Does The Seller Need to Fix This?

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Ask the sellers to make repairs. This isn’t a great option.  If a seller has performed work at their home and they did it wrong the first time, why would they get it right the second time? When a buyer asks a seller to repair stuff, they’re basically making the seller the general contractor for their new home. The seller has no motivation to do high quality work, and I know from experience that the work will be almost always be performed incorrectly, or the work will be sub-par and the materials will be the cheapest possible.  Probably both.

It’s a very frustrating situation for buyers when I go out to verify repairs the day before closing and none of the repairs are right.  What happens now?   If the seller is going to be responsible for repairs, language should be included in the purchase agreement that requires licensed contractors to do the work, permits pulled and inspected by the authority having jurisdiction (the city), and proof of both given to the buyer well in advance of the closing date. Just about anything related to plumbing, electrical, or HVAC requires a permit, and most work performed by carpenters also requires a permit.  This should be done for projects of any size; if a project is too small to require a permit, why bother asking the seller to do it at all?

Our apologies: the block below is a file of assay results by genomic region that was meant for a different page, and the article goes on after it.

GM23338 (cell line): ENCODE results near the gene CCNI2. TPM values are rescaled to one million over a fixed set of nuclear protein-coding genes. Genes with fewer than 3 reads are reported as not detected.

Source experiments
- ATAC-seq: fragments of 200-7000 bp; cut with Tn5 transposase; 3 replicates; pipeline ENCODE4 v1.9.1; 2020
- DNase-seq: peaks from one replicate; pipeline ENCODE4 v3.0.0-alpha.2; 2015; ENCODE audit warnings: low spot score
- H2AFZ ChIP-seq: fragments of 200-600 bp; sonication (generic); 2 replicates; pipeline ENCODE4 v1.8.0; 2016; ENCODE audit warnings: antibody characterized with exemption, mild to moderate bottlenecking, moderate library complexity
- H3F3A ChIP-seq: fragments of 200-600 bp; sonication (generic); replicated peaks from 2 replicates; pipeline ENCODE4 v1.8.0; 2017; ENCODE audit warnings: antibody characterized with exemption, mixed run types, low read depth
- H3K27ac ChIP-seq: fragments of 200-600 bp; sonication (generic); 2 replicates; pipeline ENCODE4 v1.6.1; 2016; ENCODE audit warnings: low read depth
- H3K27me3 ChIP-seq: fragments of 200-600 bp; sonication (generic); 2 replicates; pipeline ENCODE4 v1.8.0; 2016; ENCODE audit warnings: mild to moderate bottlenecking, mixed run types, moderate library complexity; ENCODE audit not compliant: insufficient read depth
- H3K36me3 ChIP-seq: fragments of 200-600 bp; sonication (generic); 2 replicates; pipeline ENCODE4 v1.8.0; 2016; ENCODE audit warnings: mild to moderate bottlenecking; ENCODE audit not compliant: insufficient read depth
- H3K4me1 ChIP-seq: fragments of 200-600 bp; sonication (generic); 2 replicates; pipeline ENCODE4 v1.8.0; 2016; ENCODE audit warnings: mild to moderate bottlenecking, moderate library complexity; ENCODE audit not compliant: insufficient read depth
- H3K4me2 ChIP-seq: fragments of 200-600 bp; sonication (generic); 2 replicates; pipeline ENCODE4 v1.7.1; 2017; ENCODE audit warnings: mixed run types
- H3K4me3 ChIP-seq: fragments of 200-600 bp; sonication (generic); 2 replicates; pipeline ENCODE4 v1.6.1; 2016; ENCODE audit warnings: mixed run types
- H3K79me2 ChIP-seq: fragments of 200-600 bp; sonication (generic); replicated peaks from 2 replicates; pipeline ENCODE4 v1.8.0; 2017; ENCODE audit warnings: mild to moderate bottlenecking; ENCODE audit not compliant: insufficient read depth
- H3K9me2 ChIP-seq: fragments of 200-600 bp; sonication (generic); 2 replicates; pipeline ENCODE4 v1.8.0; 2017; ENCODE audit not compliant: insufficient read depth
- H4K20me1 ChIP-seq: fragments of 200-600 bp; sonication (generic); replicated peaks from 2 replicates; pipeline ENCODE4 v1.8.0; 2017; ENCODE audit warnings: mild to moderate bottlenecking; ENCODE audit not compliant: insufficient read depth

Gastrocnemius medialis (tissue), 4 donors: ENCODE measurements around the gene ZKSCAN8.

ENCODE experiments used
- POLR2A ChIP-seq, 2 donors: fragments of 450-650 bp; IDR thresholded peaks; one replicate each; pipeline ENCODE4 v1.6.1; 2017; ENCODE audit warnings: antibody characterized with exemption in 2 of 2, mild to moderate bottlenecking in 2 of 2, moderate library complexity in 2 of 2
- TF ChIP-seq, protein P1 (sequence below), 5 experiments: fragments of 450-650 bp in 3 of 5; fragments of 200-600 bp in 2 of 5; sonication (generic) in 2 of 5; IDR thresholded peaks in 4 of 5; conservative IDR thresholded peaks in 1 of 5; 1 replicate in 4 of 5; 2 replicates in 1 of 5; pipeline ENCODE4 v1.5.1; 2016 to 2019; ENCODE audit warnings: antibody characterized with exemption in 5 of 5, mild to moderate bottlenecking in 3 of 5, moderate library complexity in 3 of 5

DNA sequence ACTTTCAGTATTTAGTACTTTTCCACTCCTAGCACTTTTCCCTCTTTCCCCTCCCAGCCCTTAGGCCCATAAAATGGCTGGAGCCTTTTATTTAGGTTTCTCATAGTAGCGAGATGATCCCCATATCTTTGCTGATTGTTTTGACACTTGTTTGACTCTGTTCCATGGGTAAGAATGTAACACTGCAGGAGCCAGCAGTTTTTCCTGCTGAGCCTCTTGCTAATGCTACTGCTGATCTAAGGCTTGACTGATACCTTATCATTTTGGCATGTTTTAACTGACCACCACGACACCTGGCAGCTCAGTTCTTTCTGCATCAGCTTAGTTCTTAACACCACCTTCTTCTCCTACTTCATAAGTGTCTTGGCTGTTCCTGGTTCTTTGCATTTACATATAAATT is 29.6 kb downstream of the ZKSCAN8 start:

Do nothing. This is often the best option for buyers. When buying a used home, buyers shouldn’t expect everything to be perfect; it never is. Walls get damaged, showers leak, appliances age.  This doesn’t mean buyers shouldn’t address defects after they’ve bought the house, but it’s unrealistic to expect sellers of used houses to fix every little defect. Asking sellers to address a long list of minor repairs will make the seller feel defensive about their home and make the buyers look petty.  This typically comes from a misunderstanding of what a home inspection is for; home inspections are supposed to help the buyer make an informed decision about their potential purchase, not give the seller a long list of petty repairs.

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Reuben Saltzman

Reuben Saltzman works for Structure Tech, a Minneapolis home inspection company that has been in business since 1987.